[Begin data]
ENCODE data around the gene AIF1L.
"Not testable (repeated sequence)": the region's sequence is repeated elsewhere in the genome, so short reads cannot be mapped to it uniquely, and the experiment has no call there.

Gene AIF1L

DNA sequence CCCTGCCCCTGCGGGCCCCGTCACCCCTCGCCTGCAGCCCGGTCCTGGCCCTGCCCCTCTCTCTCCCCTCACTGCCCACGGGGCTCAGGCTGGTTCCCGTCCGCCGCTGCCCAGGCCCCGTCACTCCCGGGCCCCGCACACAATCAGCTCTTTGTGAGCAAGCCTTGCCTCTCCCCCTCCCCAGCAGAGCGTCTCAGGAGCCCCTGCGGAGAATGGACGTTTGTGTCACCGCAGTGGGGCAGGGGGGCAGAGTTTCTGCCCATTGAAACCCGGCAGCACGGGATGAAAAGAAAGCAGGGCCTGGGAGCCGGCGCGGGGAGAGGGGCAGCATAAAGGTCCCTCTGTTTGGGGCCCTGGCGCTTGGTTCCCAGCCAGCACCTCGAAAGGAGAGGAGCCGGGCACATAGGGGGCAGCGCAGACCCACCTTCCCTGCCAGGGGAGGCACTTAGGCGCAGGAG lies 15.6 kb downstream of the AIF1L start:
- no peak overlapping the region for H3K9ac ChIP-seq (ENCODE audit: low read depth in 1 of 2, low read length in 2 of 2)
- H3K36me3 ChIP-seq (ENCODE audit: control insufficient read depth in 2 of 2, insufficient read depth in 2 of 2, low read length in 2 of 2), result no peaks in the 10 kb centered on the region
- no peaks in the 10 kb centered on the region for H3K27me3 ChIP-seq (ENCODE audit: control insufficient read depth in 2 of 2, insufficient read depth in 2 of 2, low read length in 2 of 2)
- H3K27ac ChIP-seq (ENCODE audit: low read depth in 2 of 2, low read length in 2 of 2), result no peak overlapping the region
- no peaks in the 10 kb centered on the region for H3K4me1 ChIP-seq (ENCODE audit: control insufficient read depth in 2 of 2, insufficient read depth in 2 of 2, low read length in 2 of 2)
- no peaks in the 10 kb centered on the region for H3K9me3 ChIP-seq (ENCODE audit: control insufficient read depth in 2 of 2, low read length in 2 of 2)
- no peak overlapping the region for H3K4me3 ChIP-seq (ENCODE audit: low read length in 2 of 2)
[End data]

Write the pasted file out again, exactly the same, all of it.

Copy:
ENCODE data around the gene AIF1L.
"Not testable (repeated sequence)": the region's sequence is repeated elsewhere in the genome, so short reads cannot be mapped to it uniquely, and the experiment has no call there.

Gene AIF1L

DNA sequence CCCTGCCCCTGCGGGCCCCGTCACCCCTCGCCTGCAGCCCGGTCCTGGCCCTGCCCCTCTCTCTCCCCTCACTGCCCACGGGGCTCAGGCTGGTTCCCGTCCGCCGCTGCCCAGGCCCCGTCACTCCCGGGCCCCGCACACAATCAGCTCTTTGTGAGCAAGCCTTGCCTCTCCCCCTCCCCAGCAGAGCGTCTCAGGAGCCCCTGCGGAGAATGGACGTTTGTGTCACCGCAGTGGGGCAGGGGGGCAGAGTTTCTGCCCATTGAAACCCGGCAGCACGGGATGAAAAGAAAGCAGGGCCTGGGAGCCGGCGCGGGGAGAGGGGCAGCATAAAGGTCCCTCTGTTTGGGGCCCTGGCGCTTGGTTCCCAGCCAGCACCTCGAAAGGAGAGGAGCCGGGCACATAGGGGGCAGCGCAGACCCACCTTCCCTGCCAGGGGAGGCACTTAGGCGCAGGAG lies 15.6 kb downstream of the AIF1L start:
- no peak overlapping the region for H3K9ac ChIP-seq (ENCODE audit: low read depth in 1 of 2, low read length in 2 of 2)
- H3K36me3 ChIP-seq (ENCODE audit: control insufficient read depth in 2 of 2, insufficient read depth in 2 of 2, low read length in 2 of 2), result no peaks in the 10 kb centered on the region
- no peaks in the 10 kb centered on the region for H3K27me3 ChIP-seq (ENCODE audit: control insufficient read depth in 2 of 2, insufficient read depth in 2 of 2, low read length in 2 of 2)
- H3K27ac ChIP-seq (ENCODE audit: low read depth in 2 of 2, low read length in 2 of 2), result no peak overlapping the region
- no peaks in the 10 kb centered on the region for H3K4me1 ChIP-seq (ENCODE audit: control insufficient read depth in 2 of 2, insufficient read depth in 2 of 2, low read length in 2 of 2)
- no peaks in the 10 kb centered on the region for H3K9me3 ChIP-seq (ENCODE audit: control insufficient read depth in 2 of 2, low read length in 2 of 2)
- no peak overlapping the region for H3K4me3 ChIP-seq (ENCODE audit: low read length in 2 of 2)